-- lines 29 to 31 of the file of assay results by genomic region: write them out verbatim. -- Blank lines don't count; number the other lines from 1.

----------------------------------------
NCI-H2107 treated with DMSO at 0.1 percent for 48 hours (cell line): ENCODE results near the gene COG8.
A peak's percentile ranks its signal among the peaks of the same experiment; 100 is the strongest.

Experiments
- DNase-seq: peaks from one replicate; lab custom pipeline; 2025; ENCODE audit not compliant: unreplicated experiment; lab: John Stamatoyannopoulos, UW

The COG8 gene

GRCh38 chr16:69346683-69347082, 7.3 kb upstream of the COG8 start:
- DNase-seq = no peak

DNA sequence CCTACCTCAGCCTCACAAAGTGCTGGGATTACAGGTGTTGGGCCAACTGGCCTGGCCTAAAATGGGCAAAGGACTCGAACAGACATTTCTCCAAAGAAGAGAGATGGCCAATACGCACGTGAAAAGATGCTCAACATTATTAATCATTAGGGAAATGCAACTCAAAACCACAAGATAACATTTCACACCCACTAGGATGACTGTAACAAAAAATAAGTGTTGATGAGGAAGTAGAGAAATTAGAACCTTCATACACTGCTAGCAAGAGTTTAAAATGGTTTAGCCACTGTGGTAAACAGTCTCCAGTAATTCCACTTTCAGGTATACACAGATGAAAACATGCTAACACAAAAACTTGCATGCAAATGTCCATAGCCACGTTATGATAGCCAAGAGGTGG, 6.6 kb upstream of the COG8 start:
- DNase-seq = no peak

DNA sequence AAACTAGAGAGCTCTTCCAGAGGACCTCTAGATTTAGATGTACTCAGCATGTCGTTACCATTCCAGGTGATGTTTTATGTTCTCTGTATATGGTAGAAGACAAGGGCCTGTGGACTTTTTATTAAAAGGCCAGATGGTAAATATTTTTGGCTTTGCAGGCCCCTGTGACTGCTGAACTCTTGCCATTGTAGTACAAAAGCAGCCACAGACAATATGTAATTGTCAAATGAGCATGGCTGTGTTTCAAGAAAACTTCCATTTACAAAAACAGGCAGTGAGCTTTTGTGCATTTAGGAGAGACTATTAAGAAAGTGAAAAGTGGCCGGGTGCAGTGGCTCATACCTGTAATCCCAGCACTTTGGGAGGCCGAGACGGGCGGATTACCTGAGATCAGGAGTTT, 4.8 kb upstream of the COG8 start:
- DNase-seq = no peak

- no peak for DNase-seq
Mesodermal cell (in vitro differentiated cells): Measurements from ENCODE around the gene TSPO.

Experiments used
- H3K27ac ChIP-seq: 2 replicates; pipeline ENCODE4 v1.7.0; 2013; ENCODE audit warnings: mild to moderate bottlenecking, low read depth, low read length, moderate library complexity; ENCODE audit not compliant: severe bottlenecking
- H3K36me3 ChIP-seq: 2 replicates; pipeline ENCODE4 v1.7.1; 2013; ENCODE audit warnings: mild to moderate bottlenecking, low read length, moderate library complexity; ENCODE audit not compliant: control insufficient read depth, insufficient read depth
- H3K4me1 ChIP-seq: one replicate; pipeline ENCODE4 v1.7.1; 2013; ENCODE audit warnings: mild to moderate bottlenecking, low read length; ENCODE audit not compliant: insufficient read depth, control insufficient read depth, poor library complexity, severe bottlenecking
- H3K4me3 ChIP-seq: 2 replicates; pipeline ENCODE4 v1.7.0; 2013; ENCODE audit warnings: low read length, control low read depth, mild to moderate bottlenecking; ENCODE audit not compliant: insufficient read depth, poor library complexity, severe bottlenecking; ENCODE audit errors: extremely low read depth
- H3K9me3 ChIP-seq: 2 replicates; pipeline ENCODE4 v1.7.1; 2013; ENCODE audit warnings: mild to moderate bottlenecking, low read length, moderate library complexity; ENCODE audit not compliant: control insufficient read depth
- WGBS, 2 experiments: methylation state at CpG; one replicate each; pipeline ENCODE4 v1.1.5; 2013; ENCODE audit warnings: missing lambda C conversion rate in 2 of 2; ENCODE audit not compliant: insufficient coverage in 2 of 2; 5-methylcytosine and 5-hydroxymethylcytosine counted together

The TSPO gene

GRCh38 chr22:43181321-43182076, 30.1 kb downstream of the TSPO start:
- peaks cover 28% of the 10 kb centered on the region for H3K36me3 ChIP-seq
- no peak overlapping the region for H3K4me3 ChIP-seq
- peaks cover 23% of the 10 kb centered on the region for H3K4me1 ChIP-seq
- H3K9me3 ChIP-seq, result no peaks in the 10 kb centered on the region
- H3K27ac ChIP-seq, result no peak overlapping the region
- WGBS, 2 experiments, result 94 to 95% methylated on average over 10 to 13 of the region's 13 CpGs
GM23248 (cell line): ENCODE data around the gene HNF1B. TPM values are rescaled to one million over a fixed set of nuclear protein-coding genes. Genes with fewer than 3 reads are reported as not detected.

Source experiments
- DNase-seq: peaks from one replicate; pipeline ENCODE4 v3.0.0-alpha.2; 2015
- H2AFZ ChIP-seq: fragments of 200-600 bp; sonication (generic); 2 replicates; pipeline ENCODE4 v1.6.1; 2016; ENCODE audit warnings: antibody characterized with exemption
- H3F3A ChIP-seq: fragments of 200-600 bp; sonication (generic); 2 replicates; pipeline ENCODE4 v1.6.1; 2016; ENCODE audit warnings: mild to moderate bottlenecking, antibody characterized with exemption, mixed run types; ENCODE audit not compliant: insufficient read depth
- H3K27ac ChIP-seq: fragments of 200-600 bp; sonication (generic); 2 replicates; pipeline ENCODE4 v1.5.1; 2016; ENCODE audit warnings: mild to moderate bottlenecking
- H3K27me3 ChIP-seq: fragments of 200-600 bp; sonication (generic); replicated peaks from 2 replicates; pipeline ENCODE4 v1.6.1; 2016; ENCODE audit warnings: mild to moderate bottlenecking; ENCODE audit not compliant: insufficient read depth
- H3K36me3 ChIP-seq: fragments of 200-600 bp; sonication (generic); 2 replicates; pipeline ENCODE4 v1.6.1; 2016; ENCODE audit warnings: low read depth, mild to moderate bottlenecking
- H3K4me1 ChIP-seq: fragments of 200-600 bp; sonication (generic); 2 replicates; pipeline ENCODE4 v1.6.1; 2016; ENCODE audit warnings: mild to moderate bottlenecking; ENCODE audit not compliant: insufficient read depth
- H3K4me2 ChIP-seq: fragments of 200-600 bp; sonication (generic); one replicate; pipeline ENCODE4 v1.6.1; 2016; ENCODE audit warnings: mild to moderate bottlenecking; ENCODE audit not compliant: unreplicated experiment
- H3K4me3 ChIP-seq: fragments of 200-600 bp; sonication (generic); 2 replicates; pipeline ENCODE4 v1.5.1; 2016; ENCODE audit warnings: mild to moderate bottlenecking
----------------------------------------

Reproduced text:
GM23248 (cell line): ENCODE data around the gene HNF1B. TPM values are rescaled to one million over a fixed set of nuclear protein-coding genes. Genes with fewer than 3 reads are reported as not detected.

Source experiments
- DNase-seq: peaks from one replicate; pipeline ENCODE4 v3.0.0-alpha.2; 2015